In an interview with her Grandson Wes, Rosemary Fry tells of growing up in Elwood, Indiana during the Great Depression. She recalls how her father brought extra food to the table and how she entertained her three younger brothers with reading aloud and movie matinees.
Mary Lou Lofton’s son Tim was full of energy and and joyful sound effects but he also feared two things that were designed to delight children. Both were to be found at the Children’s Museum in Indianapolis.
Indiana Historical Society Archivist Wilma Moore talks about growing up as an “observer of history.” From going to segregated Crispus Attucks High School to watching news coverage of historic events on tv with her family, her love of history prepared her for her life’s work.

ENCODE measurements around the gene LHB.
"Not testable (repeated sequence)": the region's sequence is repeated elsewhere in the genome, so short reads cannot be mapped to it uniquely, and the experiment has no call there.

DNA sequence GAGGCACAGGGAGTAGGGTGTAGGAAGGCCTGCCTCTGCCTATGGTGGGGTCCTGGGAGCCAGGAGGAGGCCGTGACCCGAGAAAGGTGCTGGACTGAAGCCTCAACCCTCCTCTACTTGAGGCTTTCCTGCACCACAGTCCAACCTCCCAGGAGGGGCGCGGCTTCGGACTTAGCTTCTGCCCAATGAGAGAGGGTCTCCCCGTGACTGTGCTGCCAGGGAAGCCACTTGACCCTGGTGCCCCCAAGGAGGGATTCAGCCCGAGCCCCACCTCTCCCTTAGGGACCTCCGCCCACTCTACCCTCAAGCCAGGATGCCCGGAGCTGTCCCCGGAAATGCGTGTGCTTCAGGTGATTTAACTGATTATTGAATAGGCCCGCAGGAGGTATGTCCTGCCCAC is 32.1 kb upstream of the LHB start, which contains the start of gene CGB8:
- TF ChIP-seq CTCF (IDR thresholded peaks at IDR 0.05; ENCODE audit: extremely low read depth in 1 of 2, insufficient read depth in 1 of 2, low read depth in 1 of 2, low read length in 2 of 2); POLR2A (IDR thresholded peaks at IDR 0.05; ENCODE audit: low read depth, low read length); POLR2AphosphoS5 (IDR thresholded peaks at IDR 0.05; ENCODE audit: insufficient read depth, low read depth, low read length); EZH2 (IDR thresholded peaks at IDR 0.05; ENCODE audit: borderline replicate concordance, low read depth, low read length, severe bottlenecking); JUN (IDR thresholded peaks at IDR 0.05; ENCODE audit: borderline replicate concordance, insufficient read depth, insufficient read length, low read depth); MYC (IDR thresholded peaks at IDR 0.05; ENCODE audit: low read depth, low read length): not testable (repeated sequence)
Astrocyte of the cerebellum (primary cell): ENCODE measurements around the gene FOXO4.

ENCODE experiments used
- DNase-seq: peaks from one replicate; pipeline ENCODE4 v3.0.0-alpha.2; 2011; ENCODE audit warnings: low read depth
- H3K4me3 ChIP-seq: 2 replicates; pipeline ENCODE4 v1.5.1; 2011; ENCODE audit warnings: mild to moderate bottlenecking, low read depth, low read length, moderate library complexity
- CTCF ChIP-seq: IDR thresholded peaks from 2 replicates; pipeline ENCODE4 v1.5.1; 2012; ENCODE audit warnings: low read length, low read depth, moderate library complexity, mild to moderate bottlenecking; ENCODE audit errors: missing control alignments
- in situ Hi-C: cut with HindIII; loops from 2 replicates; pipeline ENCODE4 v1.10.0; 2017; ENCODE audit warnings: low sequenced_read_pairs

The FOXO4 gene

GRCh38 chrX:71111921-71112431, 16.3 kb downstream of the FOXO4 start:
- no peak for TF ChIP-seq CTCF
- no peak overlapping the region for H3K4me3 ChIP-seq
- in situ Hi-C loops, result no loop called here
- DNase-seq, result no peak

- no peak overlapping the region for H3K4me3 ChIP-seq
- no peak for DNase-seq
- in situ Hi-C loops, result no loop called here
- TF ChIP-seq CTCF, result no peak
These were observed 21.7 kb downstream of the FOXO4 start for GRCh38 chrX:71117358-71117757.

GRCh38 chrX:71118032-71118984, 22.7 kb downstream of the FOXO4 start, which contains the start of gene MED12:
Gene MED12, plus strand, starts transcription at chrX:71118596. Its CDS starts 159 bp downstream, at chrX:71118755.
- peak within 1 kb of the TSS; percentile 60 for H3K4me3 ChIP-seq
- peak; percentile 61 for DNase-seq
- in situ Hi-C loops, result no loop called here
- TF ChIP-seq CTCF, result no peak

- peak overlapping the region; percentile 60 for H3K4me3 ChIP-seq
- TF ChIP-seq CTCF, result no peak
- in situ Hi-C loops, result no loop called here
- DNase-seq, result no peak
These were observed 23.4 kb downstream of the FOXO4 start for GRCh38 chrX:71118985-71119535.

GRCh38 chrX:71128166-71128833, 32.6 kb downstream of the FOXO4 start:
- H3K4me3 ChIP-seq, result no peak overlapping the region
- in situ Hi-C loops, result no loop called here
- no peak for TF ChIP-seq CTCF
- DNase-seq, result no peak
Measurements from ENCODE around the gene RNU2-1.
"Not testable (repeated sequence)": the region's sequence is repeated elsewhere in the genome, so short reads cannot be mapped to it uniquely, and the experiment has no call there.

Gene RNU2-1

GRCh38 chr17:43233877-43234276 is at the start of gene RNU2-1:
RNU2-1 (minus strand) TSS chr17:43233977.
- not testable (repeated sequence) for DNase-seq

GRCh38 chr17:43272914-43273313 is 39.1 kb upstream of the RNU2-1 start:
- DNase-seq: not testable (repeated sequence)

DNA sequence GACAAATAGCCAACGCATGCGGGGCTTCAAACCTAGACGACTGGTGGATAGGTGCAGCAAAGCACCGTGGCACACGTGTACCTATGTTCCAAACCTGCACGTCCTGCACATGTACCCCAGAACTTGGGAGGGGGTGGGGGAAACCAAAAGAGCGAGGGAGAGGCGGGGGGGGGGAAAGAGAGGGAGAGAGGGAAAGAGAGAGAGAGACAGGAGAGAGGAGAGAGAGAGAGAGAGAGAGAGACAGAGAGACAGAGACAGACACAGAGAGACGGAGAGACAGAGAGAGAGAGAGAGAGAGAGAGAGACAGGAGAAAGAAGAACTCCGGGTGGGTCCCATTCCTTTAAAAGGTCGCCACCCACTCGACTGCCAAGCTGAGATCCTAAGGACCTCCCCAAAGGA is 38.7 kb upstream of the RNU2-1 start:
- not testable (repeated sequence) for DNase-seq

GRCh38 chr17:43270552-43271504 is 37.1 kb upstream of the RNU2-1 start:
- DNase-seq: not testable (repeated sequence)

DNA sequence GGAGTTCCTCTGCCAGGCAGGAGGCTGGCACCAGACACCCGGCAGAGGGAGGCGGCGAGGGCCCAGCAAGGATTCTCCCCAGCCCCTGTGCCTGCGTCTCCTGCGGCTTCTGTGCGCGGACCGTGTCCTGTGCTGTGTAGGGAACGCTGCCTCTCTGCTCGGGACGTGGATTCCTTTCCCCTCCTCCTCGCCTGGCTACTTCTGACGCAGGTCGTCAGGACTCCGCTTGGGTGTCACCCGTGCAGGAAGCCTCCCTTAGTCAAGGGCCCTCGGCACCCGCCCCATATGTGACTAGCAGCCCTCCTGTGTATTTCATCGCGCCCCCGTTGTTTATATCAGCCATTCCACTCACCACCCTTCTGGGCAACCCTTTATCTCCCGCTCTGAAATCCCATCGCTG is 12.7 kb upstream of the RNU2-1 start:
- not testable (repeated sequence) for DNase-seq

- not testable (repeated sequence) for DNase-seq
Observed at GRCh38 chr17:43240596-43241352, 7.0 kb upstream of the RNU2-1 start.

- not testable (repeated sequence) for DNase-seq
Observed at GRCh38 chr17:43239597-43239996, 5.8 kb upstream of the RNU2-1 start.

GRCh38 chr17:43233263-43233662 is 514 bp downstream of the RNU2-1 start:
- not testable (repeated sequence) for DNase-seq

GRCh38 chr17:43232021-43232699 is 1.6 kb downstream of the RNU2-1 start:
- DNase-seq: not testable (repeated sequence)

Phyllis Adair-Ward tells the story of discovering two truths: discrimination at Riverside Park and the loving acceptance of her life-long friend, Mr. Quiggles. (A written version of this story appears in her book, “Wind-chimes and Promises.”)
Gay Burkhart talks about Indianapolis and Westfield in the 1940’s, coal furnaces, tin can phones, and telephone party-line etiquette.
Diane grew up admiring her Aunt Helen who, with her husband Don, ran a flight school. It took years to find out that Helen had flown bombers and pursuit planes back during WWII. Diane reflects on the life of her remarkable and yet modest Aunt.
Celestine Bloomfield talks about her early love of reading and the realization that school integration in Gary, Indiana was not working well for African Americans.